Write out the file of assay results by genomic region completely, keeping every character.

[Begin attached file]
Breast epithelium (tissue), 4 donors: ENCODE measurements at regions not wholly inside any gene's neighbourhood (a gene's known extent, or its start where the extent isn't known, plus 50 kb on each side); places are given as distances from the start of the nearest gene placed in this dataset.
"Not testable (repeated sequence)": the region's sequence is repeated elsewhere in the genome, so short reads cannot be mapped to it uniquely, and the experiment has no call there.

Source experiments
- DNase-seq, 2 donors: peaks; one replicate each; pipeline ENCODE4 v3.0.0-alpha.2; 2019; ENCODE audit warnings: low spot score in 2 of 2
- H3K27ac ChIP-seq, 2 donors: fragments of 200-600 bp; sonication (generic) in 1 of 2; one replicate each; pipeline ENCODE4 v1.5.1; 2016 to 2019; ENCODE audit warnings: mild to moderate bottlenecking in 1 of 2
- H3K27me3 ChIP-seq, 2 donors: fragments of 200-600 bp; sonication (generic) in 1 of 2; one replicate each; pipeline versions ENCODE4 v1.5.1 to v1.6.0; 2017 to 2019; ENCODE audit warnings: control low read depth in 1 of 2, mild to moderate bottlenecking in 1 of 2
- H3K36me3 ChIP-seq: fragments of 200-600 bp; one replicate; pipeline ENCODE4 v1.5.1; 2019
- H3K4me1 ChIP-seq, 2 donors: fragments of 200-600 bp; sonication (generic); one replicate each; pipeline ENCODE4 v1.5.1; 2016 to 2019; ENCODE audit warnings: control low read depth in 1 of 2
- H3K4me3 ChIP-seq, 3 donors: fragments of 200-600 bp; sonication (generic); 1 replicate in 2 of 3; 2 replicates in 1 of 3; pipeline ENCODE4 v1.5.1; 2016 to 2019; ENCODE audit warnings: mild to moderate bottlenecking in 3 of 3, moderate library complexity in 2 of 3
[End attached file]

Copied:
Breast epithelium (tissue), 4 donors: ENCODE measurements at regions not wholly inside any gene's neighbourhood (a gene's known extent, or its start where the extent isn't known, plus 50 kb on each side); places are given as distances from the start of the nearest gene placed in this dataset.
"Not testable (repeated sequence)": the region's sequence is repeated elsewhere in the genome, so short reads cannot be mapped to it uniquely, and the experiment has no call there.

Source experiments
- DNase-seq, 2 donors: peaks; one replicate each; pipeline ENCODE4 v3.0.0-alpha.2; 2019; ENCODE audit warnings: low spot score in 2 of 2
- H3K27ac ChIP-seq, 2 donors: fragments of 200-600 bp; sonication (generic) in 1 of 2; one replicate each; pipeline ENCODE4 v1.5.1; 2016 to 2019; ENCODE audit warnings: mild to moderate bottlenecking in 1 of 2
- H3K27me3 ChIP-seq, 2 donors: fragments of 200-600 bp; sonication (generic) in 1 of 2; one replicate each; pipeline versions ENCODE4 v1.5.1 to v1.6.0; 2017 to 2019; ENCODE audit warnings: control low read depth in 1 of 2, mild to moderate bottlenecking in 1 of 2
- H3K36me3 ChIP-seq: fragments of 200-600 bp; one replicate; pipeline ENCODE4 v1.5.1; 2019
- H3K4me1 ChIP-seq, 2 donors: fragments of 200-600 bp; sonication (generic); one replicate each; pipeline ENCODE4 v1.5.1; 2016 to 2019; ENCODE audit warnings: control low read depth in 1 of 2
- H3K4me3 ChIP-seq, 3 donors: fragments of 200-600 bp; sonication (generic); 1 replicate in 2 of 3; 2 replicates in 1 of 3; pipeline ENCODE4 v1.5.1; 2016 to 2019; ENCODE audit warnings: mild to moderate bottlenecking in 3 of 3, moderate library complexity in 2 of 3